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n. pl. a·pod·o·ses (-sēz′)
The main clause of a conditional sentence, as The game will be canceled in The game will be canceled if it rains.

[Late Latin, from Greek, from apodidonai, to give back : apo-, apo- + didonai, to give; see dō- in Indo-European roots.]


n, pl -ses (-ˌsiːz)
1. (Logic) logic grammar the consequent of a conditional statement, as the game will be cancelled in if it rains the game will be cancelled. Compare protasis
2. (Grammar) logic grammar the consequent of a conditional statement, as the game will be cancelled in if it rains the game will be cancelled. Compare protasis
[C17: via Late Latin from Greek: a returning or answering (clause), from apodidonai to give back]


(əˈpɒd ə sɪs)

n., pl. -ses (-ˌsiz)
the clause expressing the consequence in a conditional sentence, as then I will in If you go, then I will; conclusion. Compare protasis (def. 1).
[1630–40; < Late Latin < Greek: a returning, answering clause]


the clause that expresses the consequence in a conditional sentence. Cf. protasis.
See also: Grammar


[əˈpɒdəsɪs] Napódosis f
References in periodicals archive ?
Nevertheless, the question can be raised whether speech act conditionals are indeed incompatible with the use of distanced forms in both protasis and apodosis.
By contrast, the only way in which one could legitimately say that the relationship of "following" as understood in the third sense is deniable would be if the nature of the subject of the protasis did not logically entail the nature of the subject of the apodosis.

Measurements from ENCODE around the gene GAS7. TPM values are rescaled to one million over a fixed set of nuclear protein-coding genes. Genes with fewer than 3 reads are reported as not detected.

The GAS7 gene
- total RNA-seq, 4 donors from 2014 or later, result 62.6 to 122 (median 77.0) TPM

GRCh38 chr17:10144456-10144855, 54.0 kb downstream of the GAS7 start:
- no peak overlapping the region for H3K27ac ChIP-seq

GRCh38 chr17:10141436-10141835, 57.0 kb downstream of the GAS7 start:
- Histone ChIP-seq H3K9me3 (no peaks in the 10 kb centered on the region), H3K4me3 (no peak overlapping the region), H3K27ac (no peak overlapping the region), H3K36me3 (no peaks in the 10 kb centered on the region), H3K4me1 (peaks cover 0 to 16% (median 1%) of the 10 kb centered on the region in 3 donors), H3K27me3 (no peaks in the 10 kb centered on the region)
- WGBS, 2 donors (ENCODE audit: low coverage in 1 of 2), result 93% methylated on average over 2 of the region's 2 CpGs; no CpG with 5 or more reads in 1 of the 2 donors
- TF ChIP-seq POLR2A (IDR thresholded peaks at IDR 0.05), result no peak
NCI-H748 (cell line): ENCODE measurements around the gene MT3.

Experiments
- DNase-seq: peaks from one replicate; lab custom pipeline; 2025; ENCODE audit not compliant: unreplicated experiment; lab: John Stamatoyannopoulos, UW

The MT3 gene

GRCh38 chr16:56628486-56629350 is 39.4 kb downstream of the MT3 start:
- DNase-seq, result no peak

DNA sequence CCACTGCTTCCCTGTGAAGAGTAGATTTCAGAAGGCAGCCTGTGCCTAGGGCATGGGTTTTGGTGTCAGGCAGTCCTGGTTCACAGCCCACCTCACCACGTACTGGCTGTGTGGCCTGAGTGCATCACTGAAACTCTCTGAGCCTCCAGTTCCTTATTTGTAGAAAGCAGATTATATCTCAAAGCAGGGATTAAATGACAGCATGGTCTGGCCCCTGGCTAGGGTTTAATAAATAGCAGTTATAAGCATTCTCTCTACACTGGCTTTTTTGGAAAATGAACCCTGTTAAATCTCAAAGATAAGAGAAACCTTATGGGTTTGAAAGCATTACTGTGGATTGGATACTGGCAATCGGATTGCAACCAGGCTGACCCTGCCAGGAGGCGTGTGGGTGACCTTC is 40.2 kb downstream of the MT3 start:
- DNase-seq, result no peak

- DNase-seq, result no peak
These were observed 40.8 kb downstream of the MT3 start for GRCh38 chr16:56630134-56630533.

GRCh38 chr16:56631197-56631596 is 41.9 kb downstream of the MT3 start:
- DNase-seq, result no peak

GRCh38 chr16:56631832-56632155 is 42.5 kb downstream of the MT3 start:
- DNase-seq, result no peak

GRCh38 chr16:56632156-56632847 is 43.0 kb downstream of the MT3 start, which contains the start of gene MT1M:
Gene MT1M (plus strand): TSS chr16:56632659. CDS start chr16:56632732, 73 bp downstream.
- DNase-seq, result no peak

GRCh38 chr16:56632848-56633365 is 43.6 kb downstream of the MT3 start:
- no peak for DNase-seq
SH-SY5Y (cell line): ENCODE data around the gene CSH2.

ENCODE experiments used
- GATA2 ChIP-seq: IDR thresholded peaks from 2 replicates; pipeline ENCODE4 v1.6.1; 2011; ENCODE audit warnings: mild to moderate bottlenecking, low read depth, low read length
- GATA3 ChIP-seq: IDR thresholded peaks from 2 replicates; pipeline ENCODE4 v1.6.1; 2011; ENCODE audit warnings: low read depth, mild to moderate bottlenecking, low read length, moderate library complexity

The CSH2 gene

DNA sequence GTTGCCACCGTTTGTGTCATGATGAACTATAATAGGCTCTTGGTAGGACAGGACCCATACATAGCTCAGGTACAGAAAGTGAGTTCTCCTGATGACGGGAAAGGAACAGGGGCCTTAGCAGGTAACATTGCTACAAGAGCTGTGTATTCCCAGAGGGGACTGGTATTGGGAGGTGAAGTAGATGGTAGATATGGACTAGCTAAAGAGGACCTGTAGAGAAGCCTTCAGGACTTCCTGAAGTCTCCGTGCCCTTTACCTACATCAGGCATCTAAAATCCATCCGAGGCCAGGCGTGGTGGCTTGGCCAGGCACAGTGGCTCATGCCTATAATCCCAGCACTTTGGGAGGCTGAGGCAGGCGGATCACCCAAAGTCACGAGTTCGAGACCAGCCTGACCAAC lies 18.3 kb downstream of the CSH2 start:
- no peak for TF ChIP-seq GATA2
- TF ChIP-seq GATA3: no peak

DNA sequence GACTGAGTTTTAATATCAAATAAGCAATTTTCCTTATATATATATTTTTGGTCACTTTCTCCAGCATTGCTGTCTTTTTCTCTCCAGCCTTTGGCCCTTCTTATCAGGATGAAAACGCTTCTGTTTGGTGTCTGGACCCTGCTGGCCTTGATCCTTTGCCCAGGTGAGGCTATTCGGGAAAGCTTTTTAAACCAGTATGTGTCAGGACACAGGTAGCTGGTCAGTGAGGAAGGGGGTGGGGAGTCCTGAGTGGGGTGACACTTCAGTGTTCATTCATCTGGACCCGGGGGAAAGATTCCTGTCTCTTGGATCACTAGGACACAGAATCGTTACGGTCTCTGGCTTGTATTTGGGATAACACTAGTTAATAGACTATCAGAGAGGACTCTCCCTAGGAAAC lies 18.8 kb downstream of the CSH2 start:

63) Again, the first apodosis is terrible: "the king will die, and his land will diminish.
Gurney himself--gave this account of the difficulty: that with regard to every other speaker whom he had ever heard, however rapid or involved, he could almost always, by long experience in his art, guess the form of the latter part, or apodosis, of the sentence by the form of the beginning; but that the conclusion of every one of Coleridge's sentences was a surprise upon him.
tenses of the verb in the apodosis of the petition: "as we too
The first apodosis is set up by the negative particle la nafiyatu al-jins (= the la that denies the whole genus).
Such incisiveness inspires the reader-viewer to interpret the emblem as a virtual syllogism, or more precisely enthymeme, in which the res picta, comprised by the picture and epigram together, constitutes the protasis, while the res significata, to be inferred by the inventive reader-viewer, supplies the apodosis that completes the enthymematic argument.
20) It appears that grammatically the first verb (este) forms the protasis of a "real" condition, but the second verb (epoieite) forms an "unreal" apodosis.
34/1 has piqat introducing the apodosis, and the rare iprus form in the apodosis (wilco tells us that this is an inferential conditional: "If they do not come to you.
Bloom renders one apodosis as if it were counterfactual, which makes the contrast between the two possibilities even stronger than the original Greek text suggests.
For example, it has been argued (Sweetser 1990; Dancygier 1998; Dancygier and Sweetser 2005) that all conditional protases are causally related to their apodoses (so that when the content of the protasis becomes a fact or is accepted as true, the apodosis indicates the result in the content domain, the conclusion in the epistemic domain, or the speech act performed).
Hankins emends to "sequatur," present subjunctive, to parallel the present subjunctive "uniat" and to reflect the fact that this short sentence is in effect the apodosis of a conditional sentence whose protasis was implied in the interrogative sentence prior to its occurrence.